Clerio Vision begins first-in-human clinical trial for laser refractive surgery method

Nov. 12, 2018
The laser refractive surgery method has been in development for more than 15 years and has now entered clinical trials. 

Clerio Vision (Rochester, NY) is commercializing its laser-induced refractive-index change (LIRIC) technology—a novel, noninvasive method to correct human vision. The core technology for the laser refractive surgery method, which was developed at the University of Rochester, has been in development for more than 15 years and has now entered clinical trials.

"We are excited to announce that we have now treated the first five partially sighted subjects in our First-in-Human study," states J. Mikael Totterman, CEO of Clerio Vision. The purpose of this study is to confirm safety as well as demonstrate the ability to correct the optics of the eye in a nonsurgical fashion.

The procedure is based on ultrafast laser technology originally developed at the University of Rochester by Gerard Mourou, Ph.D., and Donna Strickland, Ph.D., who recently received the 2018 Nobel Prize in Physics. Capitalizing on the ultrafast techniques, Wayne Knox, Ph.D., an early colleague of Mourou, refined the novel femtosecond techniques for noninvasive ophthalmic applications. In extensive preclinical studies, these femtosecond lasers were optimized to change the refractive index of corneal tissue. The refractive index modifications can be used to correct nearsightedness, farsightedness, astigmatism, and presbyopia.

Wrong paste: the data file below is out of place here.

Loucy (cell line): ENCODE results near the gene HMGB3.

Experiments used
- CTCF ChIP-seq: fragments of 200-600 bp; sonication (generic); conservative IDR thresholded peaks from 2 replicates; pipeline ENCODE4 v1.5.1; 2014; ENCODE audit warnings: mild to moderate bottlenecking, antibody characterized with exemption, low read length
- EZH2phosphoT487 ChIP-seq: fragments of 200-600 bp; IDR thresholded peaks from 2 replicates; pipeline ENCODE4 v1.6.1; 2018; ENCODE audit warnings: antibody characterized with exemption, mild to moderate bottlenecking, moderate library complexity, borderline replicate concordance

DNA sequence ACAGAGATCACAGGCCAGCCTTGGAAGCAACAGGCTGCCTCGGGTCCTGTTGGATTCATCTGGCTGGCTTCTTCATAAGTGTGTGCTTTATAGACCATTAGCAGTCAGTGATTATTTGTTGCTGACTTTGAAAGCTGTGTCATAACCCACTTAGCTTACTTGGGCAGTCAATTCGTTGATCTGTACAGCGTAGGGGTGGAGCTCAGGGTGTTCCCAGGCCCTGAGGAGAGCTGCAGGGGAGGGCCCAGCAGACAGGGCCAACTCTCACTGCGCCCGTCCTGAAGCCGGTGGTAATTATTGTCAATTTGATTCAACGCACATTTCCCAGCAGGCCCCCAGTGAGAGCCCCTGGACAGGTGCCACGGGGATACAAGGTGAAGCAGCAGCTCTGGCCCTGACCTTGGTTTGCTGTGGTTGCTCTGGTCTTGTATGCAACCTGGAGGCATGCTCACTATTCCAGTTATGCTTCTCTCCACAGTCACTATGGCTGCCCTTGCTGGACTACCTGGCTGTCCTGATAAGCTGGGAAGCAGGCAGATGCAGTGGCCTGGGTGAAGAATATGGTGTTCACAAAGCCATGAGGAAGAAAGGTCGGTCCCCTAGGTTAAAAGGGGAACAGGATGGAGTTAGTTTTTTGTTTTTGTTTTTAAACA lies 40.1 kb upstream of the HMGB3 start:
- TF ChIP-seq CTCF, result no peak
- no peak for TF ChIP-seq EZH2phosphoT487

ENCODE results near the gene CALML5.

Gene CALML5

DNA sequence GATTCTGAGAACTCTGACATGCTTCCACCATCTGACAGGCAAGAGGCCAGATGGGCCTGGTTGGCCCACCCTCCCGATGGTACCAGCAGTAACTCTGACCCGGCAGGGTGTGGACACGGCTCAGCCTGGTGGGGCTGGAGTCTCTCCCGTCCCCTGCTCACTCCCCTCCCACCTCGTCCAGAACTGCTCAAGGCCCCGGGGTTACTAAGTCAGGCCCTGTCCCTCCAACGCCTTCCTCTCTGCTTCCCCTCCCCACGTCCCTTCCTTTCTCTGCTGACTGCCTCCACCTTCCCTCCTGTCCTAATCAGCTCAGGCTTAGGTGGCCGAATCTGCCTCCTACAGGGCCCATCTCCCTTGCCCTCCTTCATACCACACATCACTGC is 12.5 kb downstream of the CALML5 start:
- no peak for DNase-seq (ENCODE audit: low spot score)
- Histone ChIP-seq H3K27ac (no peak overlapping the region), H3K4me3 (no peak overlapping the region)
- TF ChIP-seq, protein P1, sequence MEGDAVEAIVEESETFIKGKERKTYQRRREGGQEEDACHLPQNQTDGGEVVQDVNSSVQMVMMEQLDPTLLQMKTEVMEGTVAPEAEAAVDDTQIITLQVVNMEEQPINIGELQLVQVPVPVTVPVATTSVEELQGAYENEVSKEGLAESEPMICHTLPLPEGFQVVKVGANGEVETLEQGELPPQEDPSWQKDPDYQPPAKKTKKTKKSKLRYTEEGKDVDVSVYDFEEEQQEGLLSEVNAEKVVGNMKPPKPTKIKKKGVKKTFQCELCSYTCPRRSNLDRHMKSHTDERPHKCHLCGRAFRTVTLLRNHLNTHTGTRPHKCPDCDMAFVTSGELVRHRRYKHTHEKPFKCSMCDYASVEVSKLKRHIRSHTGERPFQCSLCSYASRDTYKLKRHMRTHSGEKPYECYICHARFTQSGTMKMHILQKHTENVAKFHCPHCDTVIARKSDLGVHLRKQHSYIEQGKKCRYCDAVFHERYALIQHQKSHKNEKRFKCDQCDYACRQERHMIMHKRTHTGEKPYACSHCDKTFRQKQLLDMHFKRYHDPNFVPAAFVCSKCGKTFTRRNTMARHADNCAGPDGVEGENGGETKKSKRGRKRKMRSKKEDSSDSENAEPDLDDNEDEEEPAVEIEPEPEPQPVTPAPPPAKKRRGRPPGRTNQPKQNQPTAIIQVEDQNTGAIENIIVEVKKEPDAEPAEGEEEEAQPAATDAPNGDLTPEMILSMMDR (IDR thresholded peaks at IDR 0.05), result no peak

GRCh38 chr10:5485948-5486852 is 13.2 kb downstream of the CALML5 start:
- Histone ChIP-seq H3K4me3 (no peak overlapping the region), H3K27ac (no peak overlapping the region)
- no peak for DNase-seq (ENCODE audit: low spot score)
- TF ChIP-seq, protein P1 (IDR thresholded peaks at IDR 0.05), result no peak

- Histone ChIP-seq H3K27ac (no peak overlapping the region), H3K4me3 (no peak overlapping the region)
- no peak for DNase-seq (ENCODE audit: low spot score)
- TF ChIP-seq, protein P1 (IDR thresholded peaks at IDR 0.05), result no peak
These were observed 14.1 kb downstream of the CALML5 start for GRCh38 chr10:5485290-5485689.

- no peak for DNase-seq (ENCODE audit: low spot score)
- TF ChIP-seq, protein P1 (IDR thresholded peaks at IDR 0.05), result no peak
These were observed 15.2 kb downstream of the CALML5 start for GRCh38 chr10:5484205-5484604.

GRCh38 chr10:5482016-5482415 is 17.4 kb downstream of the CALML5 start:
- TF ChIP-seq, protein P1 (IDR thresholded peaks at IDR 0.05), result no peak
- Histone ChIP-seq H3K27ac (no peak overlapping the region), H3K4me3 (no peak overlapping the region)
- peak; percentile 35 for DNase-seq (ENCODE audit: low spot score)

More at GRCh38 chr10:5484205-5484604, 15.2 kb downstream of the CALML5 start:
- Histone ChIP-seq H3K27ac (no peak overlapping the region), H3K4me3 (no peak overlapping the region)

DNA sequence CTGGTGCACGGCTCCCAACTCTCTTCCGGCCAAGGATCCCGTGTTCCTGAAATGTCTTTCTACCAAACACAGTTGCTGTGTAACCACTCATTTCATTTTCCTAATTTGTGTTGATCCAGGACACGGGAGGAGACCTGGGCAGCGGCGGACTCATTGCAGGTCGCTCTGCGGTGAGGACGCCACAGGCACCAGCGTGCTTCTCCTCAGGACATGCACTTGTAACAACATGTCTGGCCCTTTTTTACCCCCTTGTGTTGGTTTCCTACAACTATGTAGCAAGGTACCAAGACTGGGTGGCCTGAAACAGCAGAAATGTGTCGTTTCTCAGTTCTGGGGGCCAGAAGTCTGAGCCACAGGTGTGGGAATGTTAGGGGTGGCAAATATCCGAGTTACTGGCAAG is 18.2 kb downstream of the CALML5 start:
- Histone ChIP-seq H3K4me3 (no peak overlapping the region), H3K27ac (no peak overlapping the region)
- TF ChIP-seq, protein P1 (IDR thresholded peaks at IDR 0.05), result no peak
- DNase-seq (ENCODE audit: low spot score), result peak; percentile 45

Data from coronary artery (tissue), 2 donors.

Globally, only about 28 million or about 1.4% of people who need vision correction have chosen laser-assisted in situ keratomileusis (LASIK), a form of laser vision correction. The most common obstacle to a greater adoption of laser vision correction is the fear on the part of the patients regarding the surgical nature of the current LASIK procedures despite its proven efficacy.

Clerio Vision's first-in-human clinical trial is being conducted at Grupo Oftalmo & Plástico (San Salvador, El Salvador), a highly experienced clinic with First-in-Human studies for next-generation ophthalmic products. In addition to developing LIRIC as a method to correct optical errors directly in human corneas, the company is currently conducting clinical trials of new contact lens designs using LIRIC technology as well as further refining the technology for intraocular lens applications.

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